Happiness is … the remastered Beatles’ White Album

Santa came early this year. Thank you FedEx for delivering The Beatles stereo boxed set today. Where does one start? I figured that the remastering would show itself best on the work I’m most familiar with, so I started here. Good choice. The audio is substantially clarified, the stereo separation outstanding. Most dramatic is the bottomless depth and virtuosity of Paul’s bass, and the extraordinary revelation of Ringo’s drums. You can hear the kick, the subtlety of the fills. Incredible.

I remember the vinyl as having longer pauses between the songs, but this remaster restores brilliant details to those passages, making the whole package far more cohesive. The booklet’s notes from George Martin said the final session was a 24-hour marathon in which he and the band sequenced the sings and worked on the transitions and cross fades. I wouldn’t have believed it until listening to this package.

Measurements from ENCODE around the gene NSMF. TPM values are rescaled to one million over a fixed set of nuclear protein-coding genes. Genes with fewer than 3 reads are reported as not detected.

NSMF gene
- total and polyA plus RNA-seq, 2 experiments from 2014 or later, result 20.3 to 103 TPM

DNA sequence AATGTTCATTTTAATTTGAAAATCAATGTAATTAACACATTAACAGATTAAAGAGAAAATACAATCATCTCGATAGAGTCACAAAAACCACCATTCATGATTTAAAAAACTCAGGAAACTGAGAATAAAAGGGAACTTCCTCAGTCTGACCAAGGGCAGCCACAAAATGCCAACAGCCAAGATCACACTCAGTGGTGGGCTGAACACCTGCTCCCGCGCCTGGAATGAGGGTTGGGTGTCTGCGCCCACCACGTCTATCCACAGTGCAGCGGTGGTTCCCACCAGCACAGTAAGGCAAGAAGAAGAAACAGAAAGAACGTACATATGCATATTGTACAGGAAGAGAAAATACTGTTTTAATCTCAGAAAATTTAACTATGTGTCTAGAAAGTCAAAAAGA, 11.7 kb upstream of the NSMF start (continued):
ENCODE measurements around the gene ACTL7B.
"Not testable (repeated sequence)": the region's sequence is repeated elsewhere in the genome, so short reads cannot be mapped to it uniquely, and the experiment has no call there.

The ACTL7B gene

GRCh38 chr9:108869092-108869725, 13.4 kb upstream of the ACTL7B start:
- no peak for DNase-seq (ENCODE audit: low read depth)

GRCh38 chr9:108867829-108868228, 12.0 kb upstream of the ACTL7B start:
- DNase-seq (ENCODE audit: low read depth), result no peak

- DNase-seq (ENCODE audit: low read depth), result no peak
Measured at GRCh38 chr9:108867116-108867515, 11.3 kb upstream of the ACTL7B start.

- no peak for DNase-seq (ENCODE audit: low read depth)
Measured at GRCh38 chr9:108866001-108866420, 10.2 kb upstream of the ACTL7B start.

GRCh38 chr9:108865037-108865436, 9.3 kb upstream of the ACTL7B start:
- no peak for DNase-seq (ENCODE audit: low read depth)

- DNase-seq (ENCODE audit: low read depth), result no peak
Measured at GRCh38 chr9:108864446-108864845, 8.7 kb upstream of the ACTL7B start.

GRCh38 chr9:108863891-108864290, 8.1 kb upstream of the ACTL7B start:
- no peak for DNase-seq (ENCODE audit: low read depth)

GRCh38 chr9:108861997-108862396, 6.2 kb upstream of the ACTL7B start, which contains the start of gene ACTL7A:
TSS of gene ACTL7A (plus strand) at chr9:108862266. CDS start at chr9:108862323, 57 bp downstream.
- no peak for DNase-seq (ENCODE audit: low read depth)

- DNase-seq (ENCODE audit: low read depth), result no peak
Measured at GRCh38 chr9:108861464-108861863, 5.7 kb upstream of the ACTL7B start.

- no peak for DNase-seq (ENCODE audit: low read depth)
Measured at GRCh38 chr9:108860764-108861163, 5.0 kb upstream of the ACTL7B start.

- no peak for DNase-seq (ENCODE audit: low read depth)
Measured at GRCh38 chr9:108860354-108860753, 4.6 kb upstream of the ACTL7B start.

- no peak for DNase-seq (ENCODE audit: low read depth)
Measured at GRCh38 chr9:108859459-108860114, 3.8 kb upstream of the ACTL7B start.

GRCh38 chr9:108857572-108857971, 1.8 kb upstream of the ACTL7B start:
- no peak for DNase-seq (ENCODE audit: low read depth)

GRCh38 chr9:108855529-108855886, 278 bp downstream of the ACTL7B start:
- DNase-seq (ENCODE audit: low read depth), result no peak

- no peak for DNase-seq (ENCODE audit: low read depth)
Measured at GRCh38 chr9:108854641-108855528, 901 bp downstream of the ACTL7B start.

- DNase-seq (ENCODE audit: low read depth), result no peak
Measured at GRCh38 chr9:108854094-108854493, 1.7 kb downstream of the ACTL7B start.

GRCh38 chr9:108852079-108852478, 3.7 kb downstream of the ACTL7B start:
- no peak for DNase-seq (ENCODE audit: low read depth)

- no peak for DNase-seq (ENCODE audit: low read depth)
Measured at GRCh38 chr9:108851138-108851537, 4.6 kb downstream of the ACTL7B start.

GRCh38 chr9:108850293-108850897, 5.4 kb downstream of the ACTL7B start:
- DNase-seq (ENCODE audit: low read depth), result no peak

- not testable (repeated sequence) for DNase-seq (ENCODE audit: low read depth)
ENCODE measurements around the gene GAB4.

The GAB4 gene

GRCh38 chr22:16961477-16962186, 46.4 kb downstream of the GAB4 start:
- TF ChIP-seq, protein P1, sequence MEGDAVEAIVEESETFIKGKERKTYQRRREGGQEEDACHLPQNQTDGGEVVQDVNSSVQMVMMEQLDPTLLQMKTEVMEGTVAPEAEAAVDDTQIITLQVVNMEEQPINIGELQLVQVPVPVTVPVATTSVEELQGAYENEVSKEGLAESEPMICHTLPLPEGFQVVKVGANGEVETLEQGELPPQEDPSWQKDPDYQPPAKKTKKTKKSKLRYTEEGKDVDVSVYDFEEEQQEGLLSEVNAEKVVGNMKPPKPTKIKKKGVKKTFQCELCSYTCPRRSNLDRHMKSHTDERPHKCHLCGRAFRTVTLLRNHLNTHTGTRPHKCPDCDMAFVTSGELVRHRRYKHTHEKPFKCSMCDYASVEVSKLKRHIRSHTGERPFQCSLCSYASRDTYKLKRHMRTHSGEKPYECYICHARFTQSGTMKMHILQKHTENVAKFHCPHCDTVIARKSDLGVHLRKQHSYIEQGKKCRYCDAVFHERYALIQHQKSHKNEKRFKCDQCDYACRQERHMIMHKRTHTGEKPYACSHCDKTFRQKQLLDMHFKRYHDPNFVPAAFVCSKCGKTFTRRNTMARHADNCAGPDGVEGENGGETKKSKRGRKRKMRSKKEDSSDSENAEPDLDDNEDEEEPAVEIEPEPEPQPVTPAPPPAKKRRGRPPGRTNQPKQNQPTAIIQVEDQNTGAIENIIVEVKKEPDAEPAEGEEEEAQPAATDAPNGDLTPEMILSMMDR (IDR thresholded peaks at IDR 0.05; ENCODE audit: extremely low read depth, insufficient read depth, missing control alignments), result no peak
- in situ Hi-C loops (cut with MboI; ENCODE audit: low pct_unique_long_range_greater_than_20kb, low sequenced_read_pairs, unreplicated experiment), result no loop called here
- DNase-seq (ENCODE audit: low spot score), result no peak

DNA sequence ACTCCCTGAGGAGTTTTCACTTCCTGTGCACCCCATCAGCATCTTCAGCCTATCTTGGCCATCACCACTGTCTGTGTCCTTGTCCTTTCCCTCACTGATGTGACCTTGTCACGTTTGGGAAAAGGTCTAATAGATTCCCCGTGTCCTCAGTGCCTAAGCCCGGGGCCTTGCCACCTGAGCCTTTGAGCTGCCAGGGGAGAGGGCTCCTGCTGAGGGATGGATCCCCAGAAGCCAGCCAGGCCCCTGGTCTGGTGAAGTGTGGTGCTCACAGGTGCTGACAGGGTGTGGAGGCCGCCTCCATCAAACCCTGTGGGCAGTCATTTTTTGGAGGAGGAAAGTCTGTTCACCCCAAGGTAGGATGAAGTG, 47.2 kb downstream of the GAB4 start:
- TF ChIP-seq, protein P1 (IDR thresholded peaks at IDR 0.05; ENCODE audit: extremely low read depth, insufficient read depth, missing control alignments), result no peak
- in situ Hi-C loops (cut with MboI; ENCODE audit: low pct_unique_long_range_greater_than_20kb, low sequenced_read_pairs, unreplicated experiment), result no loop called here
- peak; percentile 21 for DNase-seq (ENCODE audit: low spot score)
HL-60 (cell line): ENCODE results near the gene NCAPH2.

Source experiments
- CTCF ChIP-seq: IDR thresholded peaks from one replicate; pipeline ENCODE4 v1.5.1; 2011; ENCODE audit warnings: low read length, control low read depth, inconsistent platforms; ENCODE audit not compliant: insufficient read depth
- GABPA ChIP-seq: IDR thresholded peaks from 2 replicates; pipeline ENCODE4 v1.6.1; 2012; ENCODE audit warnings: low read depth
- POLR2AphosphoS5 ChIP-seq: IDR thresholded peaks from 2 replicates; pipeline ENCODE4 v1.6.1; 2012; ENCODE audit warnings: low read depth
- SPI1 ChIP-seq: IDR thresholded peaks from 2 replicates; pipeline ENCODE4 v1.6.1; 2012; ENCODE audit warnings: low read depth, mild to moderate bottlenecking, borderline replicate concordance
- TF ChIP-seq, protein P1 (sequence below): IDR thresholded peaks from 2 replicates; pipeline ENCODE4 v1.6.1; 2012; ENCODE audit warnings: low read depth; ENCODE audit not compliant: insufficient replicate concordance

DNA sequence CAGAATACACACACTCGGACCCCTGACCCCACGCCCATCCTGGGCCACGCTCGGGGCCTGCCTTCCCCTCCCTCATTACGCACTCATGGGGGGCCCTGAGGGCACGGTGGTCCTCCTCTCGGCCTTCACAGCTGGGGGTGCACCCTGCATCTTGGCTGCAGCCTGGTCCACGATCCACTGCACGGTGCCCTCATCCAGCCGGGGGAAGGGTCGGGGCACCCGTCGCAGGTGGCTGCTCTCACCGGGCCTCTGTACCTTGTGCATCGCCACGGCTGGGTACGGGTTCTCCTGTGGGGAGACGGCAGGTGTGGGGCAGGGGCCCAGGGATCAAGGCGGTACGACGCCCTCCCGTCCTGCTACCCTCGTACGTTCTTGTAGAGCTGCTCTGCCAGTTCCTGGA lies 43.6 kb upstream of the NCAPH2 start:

Prime cuts: The acoustic tunes, such as Blackbird and Julia, come through with a new level of intimacy. Dear Prudence brings a tear to the eye. The construction of Revolution #9, its sonic sweep … and to think that they created this on an eight-track? I’m running out of superlatives!  I’m So Tired: you can actually hear the mumbling at the end of the song. (I still don’t know what’s being said.) Other standouts: the overlooked tunes Long, Long, Long; Savoy Truffle; Cry Baby Cry.

Wow. There is much to be discovered in this massive collection.